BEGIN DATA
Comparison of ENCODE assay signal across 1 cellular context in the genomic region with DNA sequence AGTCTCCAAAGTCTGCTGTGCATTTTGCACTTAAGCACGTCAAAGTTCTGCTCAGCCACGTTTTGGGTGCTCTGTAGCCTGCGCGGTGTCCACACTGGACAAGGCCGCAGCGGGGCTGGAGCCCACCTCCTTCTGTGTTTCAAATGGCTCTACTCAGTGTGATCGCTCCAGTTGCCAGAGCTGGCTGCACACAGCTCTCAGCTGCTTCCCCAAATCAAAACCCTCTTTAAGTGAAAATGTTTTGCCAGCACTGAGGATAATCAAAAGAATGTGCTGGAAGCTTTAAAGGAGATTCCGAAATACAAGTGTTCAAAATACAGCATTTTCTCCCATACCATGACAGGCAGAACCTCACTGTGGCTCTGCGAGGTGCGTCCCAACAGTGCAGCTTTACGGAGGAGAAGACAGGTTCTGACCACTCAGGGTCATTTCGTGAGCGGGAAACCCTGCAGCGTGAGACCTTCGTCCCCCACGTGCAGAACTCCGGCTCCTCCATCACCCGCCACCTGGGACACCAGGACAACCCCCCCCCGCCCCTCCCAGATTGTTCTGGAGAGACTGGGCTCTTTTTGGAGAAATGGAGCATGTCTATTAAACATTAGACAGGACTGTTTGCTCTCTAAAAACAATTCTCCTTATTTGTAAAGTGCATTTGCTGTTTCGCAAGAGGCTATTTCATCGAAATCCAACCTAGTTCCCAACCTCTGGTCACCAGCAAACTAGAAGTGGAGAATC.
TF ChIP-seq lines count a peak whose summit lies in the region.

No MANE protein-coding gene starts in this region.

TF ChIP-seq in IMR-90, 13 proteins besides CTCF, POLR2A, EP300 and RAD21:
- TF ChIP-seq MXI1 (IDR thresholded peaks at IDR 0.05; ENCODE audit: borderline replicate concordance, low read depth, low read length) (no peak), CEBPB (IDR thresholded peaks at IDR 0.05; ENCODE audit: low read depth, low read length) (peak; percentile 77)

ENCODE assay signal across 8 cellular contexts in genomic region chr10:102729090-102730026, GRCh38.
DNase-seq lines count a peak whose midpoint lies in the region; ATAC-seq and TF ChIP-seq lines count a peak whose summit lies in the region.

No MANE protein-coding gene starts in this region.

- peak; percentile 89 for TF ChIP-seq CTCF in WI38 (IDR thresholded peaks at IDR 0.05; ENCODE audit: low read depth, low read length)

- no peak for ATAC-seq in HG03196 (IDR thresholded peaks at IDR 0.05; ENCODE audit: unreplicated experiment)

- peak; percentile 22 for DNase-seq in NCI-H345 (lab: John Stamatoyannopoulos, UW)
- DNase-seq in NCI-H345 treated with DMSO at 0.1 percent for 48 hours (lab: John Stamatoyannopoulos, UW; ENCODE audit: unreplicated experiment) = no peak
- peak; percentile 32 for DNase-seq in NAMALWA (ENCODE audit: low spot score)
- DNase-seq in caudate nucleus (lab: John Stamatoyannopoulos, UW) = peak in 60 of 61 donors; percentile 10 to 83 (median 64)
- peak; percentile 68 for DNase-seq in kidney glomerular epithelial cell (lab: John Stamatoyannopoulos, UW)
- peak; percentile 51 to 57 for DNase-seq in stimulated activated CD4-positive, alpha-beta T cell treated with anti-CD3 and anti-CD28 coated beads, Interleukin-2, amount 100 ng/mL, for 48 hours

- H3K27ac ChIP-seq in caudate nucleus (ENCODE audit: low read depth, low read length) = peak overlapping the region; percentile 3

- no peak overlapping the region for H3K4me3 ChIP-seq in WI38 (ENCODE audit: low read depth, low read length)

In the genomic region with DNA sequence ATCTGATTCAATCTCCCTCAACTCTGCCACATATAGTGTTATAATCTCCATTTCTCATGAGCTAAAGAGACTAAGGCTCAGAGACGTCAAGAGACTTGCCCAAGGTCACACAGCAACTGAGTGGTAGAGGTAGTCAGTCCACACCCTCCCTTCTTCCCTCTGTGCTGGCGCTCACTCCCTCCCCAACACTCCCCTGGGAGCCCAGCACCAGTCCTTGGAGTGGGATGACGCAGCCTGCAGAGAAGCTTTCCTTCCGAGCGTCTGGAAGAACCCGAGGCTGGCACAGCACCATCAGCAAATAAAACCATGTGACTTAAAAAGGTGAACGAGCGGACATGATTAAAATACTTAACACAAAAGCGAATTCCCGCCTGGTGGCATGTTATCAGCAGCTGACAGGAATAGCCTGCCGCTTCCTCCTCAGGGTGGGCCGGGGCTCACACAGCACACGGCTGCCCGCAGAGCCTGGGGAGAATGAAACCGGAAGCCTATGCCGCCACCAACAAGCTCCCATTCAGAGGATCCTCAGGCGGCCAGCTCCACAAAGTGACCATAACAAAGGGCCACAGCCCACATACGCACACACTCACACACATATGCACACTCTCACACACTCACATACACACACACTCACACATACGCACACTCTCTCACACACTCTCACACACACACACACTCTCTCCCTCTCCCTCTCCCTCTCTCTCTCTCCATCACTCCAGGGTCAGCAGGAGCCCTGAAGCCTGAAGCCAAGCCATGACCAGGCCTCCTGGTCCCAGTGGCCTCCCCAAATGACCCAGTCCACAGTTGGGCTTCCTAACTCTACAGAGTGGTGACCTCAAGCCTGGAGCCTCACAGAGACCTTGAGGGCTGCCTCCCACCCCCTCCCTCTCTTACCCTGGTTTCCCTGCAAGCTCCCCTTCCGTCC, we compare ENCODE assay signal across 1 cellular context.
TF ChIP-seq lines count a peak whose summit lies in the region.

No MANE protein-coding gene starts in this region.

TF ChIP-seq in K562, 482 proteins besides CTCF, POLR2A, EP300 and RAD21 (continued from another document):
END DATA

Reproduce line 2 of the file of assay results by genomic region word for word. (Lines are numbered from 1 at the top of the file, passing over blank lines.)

TF ChIP-seq lines count a peak whose summit lies in the region.